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#World #AIDS Day 2015

Celebrated every year on 1 December, World Aids Day 2015 calls for expanding antiretroviral therapy to all people living with HIV, the key to ending the Aids epidemic within a generation, according to the World Health Organization (WHO). The day is also a way to demonstrate international solidarity for people living with HIV and to commemorate the spirit of those who have died battling the deadly disease.

Run by WHO as one of its global public health campaigns, World Aids Day was the first ever global health day. Currently in its 28th edition, it was observed for the first time in 1988.

 

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The theme of World Aids Day 2015 is: Getting to zero; end Aids by 2030. The federal theme this year is: The time to act is now.

Both themes comply with UNAIDS’s fast-track strategy to end the Aids epidemic by 2030. The strategy aims at averting 21 million Aids-related deaths, 28 million new HIV infections and 5.9 million new infections among children by 2030. Over 100,000 people are living with HIV in the UK. Globally there are an estimated 34 million people who have the virus. Despite the virus only being identified in 1984, more than 35 million people have died of HIV or AIDS, making it one of the most destructive pandemics in history.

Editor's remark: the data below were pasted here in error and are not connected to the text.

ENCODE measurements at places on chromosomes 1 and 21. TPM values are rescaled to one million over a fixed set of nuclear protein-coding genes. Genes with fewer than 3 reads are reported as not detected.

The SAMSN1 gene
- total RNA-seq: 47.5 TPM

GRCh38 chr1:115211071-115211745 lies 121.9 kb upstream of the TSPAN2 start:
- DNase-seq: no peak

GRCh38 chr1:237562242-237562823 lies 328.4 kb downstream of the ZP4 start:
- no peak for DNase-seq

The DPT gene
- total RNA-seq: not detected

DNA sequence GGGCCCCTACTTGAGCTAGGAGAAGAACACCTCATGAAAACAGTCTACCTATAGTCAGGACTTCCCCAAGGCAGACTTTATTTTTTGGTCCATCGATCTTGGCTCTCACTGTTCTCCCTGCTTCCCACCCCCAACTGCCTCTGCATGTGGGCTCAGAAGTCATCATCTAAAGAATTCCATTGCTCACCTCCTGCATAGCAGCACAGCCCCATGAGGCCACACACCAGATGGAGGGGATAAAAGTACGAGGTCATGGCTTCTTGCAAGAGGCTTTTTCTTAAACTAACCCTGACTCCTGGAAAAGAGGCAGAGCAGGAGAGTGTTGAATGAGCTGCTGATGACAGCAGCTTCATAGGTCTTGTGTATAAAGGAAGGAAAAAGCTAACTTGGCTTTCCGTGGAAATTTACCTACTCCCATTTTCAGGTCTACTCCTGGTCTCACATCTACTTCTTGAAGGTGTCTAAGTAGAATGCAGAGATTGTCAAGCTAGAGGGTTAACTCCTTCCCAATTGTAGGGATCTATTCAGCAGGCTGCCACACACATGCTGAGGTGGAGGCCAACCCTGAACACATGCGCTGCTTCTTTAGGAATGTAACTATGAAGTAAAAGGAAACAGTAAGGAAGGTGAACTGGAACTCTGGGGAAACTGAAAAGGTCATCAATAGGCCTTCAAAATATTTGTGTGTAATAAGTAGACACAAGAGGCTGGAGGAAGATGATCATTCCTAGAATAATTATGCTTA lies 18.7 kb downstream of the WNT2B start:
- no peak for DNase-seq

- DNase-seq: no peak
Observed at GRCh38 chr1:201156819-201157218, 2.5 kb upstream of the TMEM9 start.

Please show your support by wearing a red ribbon. You can only be certain you have HIV if you have an HIV test. If you think you might be at risk, you should seek medical advice immediately. The earlier HIV is diagnosed, the earlier you can start treatment and avoid becoming ill. If you do have HIV, delaying diagnosis will allow the virus to cause more damage to your immune system and your health. The sooner you get tested, the sooner you can start treatment and avoid passing the virus to someone else. HIV testing is available on the NHS free of charge to anyone. Many clinics can provide test results on the same day the test is taken. The Recovery Partnership can provide HIV tests free of charge.

Anyone concerned about their use of alcohol, drugs or HIV can contact our local services for help and advice:

http://www.cw-recovery.org.uk/contact-us/

 

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